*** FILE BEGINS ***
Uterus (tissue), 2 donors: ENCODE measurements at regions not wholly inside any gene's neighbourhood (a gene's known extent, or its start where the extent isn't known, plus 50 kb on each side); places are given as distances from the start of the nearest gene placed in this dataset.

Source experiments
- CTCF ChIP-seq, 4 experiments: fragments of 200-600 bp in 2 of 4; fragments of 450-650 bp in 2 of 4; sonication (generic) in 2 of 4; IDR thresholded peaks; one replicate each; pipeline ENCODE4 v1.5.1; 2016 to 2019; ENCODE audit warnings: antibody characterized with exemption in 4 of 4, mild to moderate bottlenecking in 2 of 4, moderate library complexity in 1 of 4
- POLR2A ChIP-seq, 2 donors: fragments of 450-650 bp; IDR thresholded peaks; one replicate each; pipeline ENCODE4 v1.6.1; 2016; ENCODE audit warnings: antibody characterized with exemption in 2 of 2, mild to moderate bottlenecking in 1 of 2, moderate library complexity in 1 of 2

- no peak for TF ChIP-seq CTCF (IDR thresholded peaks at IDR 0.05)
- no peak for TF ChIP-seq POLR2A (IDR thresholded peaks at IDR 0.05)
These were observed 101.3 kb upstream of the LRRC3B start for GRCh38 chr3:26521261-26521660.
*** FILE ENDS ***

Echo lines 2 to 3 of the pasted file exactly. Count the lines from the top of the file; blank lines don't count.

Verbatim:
Source experiments
- CTCF ChIP-seq, 4 experiments: fragments of 200-600 bp in 2 of 4; fragments of 450-650 bp in 2 of 4; sonication (generic) in 2 of 4; IDR thresholded peaks; one replicate each; pipeline ENCODE4 v1.5.1; 2016 to 2019; ENCODE audit warnings: antibody characterized with exemption in 4 of 4, mild to moderate bottlenecking in 2 of 4, moderate library complexity in 1 of 4